Mar19 Weekly Update


#1

Morning everyone!

I’m waiting on the SXSW panel footage RIGHT NOW so I can upload them to our socials, and then we can discuss some of the news we’ve been holding off on for awhile. (The newsletter will also elaborate on some of the points briefly showcased in the videos).

A number of us are here at GDC (the Game Developer’s Conference, which is the largest game dev meetup in the world, hosted in San Francisco, California for a whole week!), so work will be hectic for us as we schedule our outings around meetups with old friends and interviews for the coming months. On the Boston side, I know we’re working on the runic/magic system, fleshing out the food, and finishing up our Alpha sprint. (We may need one more Alpha sprint depending on how our deadlines are met, or if we want to take just a little bit of extra time to make sure our core systems are in place.)

I’m afraid I don’t have much else to report since our post last week covers most of the things we’re still working on, and we were meant to have the panel footage up by now… but I digress. It should be posted today, and then I can link it here on the forums once it’s up! Would love to hear all of your thoughts about what’s revealed. :wink:


#2

Thanks, the panel footage is up (haven’t watched it yet so can’t comment)…will the featured new video footage from that showing be available shortly?


#3

Working on confirming how best to upload the narrative video with 505 right now.

In the SXSW thread, you asked for pictures…

So I believe I mentioned a week or so ago that we were looking into fixing our lighting system in order to create “real darkness” and “levels of darkness”. (If I did not, I apologize). Basically, a lot of our rooms for the pre-alpha and for a time afterwards had lights “baked” into them, such that there was artificial mood lighting in place for when we actually have lights that would cast the way we wanted them to. Now that we’re nearing the end of Alpha, we’ve started to work with our new Art Director, Ryan, to pinpoint how we want our shadow system to work. He’s a big advocate for adding blues and greens as shadows rather than just a harsh black shadow, for example.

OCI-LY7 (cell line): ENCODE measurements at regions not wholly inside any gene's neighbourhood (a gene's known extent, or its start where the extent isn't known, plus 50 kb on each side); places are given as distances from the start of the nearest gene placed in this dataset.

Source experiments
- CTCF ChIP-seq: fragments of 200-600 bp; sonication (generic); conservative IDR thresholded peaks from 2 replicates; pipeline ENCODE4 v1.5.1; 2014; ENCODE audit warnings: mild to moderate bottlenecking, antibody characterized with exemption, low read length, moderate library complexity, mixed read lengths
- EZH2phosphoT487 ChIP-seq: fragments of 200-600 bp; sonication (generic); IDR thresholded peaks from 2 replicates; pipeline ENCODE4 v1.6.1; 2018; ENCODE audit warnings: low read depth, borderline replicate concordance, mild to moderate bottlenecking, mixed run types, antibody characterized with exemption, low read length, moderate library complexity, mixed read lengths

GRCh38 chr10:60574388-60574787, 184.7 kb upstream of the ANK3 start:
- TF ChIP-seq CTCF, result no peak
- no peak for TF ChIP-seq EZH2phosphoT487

I’ve attached two examples of areas below, one with real time lighting (the first) and one with baked in lighting (the second). Ideally, we’re looking to create lighting that softens the harsh shadows of 1 with the colors of 2, but is closer to 1’s darkness.

Also, please note that these areas are still a heavy WIP and under construction as we speak!

[spoilers for those who are avoiding screenshots!]


realtimelighting.png

nicefortkit.png


#4

With all due respect, the pre-baked lighting shot looks way, WAY better.

The real-time lighting looks like a game out of 2005.

Are you really going with real-time for beta and final?


#5

I love that you are embracing real darkness and also real time lighting!

Obviously it can be harder to get things looking quite so attractive if your light sources are genuine but it adds a lot to the simulation side of the game, and helps with immersion.


#6

I cant see any of the media, but based on these last two comments, I am going with the real lighting. It is the heritage and part of the legacy of this company. I would be ashamed if they went with “pre-baking” and the like. Go with the simulation side of things, and people with play the game forever. Go with the “pre-baking”, and have a flash in the pan.

Also - Thanks Flug for all that you do. :smiley: I may not comment, but I am reading!


#7

It’s still early and under construction. It may not please all people, but real-time lighting adds a lot to gameplay. Personally, I think the team is doing a fantastic job. Really loving the screens, though I’d like a look at sound and animation–two further aspects that contribute to immersion–in the future, just so I can get a feel for the overall presentation, and how it will juxtapose with the art style.


#8

They both look nice as is. Personally I like the harsh black shadow look but the color in the second screenshot is tastefully done. I like that the darkest parts are still black, it makes for a really cool contrast with the blue parts. What bothers me is when a game is supposed to be dark, but it’s just tinted blue without any real darkness (compare the later Silent Hill or Thief games to the earlier ones), so it’s good that you’re consciously avoiding that.


#9

May I add that I am happy they are using both realtime shadows, and real darkness?